Preface. Clearly the human population isn’t going to reach 10 billion or more. California grows one-third of the nation’s food, the 10 high-plains states over the Ogallala about a quarter of the nations food.
Alice Friedemann www.energyskeptic.com author of “When Trucks Stop Running: Energy and the Future of Transportation”, 2015, Springer and “Crunch! Whole Grain Artisan Chips and Crackers”. Podcasts: KunstlerCast 253, KunstlerCast278, Peak Prosperity]
December 15, 2016. Groundwater resources around the world could be depleted by 2050s. American Geophysical Union.
Human consumption could deplete groundwater in parts of India, southern Europe and the U.S. in the coming decades, according to new research presented here today.
In the U.S., aquifers in California’s Central Valley, Tulare Basin and southern San Joaquin Valley, could be depleted within the 2030s.
Aquifers in the southern High Plains, which supply groundwater to parts of Texas, Oklahoma and New Mexico, could reach their limits between the 2050s and 2070s, according to the new research.
New modeling of the world’s groundwater levels finds aquifers—the soil or porous rocks that hold groundwater—in the Upper Ganges Basin area of India, southern Spain and Italy could be depleted between 2040 and 2060.By 2050, as many as 1.8 billion people could live in areas where groundwater levels are fully or nearly depleted because of excessive pumping of groundwater for drinking and agriculture, according to Inge de Graaf, a hydrologist at the Colorado School of Mines in Golden, Colorado.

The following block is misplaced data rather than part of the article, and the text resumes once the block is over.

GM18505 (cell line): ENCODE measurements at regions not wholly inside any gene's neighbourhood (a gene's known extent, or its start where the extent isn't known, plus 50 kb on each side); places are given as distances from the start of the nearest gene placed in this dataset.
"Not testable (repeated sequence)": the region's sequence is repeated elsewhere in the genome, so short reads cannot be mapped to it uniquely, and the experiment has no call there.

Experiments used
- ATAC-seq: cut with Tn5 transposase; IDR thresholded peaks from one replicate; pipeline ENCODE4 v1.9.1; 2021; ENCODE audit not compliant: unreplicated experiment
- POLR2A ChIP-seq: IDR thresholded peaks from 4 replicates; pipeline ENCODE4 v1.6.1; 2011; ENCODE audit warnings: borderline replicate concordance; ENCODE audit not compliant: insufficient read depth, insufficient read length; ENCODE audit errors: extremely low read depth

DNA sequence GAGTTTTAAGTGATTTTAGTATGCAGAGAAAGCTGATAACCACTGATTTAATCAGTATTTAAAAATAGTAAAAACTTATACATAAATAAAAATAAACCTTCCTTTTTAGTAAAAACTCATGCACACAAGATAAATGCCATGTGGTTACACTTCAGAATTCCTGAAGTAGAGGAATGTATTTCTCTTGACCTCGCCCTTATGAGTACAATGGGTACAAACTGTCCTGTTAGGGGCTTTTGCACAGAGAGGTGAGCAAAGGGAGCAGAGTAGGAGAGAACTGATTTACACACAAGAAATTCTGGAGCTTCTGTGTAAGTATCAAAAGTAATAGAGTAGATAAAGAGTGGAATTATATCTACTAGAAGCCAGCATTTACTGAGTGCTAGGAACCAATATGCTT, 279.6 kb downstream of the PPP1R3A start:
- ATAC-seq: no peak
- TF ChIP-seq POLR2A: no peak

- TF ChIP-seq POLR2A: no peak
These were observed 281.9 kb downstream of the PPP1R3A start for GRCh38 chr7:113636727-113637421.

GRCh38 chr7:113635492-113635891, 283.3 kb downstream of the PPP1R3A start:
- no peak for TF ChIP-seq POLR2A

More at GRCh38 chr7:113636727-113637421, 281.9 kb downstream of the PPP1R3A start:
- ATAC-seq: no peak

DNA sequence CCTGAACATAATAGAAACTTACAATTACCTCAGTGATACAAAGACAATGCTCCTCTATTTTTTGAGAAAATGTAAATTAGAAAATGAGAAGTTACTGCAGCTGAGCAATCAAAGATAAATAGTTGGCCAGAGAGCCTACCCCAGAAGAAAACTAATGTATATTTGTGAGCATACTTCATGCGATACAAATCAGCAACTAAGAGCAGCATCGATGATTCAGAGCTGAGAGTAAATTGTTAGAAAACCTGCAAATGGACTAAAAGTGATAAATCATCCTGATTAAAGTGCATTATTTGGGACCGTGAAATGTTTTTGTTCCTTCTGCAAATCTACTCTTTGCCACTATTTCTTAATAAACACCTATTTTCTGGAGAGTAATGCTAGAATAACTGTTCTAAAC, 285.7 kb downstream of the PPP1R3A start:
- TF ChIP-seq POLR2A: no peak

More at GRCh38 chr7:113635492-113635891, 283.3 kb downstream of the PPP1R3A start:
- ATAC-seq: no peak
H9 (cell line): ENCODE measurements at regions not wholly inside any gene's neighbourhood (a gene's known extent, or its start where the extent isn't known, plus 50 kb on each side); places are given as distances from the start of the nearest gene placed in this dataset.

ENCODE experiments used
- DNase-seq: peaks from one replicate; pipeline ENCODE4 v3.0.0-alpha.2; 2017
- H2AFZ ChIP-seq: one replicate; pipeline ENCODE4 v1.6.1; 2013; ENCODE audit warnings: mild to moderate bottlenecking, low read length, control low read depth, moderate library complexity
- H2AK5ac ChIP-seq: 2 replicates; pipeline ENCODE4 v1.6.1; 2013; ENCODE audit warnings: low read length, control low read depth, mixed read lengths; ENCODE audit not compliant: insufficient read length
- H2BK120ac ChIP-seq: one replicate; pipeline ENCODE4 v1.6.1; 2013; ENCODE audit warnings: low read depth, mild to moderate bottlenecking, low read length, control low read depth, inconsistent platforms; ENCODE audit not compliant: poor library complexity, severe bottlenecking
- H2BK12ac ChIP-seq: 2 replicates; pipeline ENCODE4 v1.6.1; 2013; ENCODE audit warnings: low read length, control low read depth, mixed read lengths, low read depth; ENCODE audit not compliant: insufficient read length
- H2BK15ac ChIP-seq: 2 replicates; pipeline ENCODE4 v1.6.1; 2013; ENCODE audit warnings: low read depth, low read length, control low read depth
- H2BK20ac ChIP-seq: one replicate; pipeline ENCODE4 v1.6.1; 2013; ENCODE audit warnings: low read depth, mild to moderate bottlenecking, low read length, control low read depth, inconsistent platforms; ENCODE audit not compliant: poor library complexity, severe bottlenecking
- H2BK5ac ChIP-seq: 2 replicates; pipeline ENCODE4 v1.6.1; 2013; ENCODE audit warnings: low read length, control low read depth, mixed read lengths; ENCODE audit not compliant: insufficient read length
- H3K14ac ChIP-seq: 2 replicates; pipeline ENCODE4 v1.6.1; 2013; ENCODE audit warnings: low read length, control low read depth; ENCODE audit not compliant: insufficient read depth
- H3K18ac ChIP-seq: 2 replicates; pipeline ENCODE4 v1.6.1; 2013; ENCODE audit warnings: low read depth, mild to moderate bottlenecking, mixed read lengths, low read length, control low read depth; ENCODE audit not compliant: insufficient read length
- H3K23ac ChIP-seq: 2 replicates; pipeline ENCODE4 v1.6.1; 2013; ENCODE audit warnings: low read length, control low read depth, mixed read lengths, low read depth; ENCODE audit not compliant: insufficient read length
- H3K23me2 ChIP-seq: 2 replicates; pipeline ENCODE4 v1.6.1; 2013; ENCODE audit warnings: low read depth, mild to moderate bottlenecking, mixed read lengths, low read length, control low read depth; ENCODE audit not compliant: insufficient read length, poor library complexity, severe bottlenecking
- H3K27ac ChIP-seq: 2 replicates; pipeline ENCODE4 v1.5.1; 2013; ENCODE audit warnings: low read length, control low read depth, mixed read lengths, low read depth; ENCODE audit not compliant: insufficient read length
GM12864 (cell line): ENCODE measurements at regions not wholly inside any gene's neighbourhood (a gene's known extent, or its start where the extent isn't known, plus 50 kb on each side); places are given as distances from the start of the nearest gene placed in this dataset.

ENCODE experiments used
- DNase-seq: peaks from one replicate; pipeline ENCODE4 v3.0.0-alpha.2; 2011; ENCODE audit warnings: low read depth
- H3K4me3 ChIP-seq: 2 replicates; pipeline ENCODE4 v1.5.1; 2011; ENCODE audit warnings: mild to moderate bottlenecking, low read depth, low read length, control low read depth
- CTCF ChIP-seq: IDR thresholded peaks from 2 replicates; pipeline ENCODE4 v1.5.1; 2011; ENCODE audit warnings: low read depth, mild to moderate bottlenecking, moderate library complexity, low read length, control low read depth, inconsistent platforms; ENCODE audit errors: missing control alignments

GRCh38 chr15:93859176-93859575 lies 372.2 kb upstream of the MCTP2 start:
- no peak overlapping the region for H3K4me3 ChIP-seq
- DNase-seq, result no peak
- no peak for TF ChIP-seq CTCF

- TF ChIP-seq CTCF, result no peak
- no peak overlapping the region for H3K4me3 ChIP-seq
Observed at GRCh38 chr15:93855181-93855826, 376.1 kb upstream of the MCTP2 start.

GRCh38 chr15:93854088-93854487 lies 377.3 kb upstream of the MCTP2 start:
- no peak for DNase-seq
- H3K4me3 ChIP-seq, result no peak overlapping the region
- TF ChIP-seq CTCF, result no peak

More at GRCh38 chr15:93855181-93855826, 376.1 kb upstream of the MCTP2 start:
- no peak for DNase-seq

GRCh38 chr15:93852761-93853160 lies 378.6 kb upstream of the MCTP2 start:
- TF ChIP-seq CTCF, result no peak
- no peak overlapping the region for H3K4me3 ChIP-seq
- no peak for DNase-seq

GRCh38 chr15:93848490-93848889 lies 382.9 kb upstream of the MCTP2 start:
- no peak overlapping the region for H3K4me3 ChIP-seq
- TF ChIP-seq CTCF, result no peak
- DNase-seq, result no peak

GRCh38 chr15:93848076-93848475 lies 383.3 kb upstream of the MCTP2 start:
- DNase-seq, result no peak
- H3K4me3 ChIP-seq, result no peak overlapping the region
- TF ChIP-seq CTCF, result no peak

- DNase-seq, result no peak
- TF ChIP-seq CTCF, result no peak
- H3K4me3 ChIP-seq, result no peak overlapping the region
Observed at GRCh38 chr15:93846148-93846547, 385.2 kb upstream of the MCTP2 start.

“While many aquifers remain productive, economically exploitable groundwater is already unattainable or will become so in the near future, especially in intensively irrigated areas in the drier regions of the world,” said de Graaf, who will present the results of her new research today at the 2016 American Geophysical Union Fall Meeting.
Knowing the limits of groundwater resources is imperative, as billions of gallons of groundwater are used daily for agriculture and drinking water worldwide, said de Graaf.
Previous studies used satellite data to show that several of the world’s largest aquifers were nearing depletion. But this method can’t be used to measure aquifer depletion on a smaller, regional scale, according to de Graaf. In the new research, de Graaf and colleagues from Utrecht University in the Netherlands used new data on aquifer structure, water withdrawals, and interactions between groundwater and surrounding water to simulate groundwater depletion and recovery on a regional scale. The research team used their model to forecast when and where aquifers around the world may reach their limits, or when water levels drop below the reach of modern pumps.
Limits were considered “exceeded” when groundwater levels dropped below the pumping threshold for two consecutive years.
The new study finds heavily irrigated regions in drier climates, such as the U.S. High Plains, the Indus and Ganges basins, and portions of Argentina and Australia, face the greatest threat of depletion.
Although the new study estimates the limits of global groundwater on a regional scale, scientists still lack complete data about aquifer structure and storage capacity to say exactly how much groundwater remains in individual aquifers, she said.
“We don’t know how much water there is, how fast we’re depleting aquifers, or how long we can use this resource before devastating effects take place, like drying up of wells or rivers,” de Graaf said.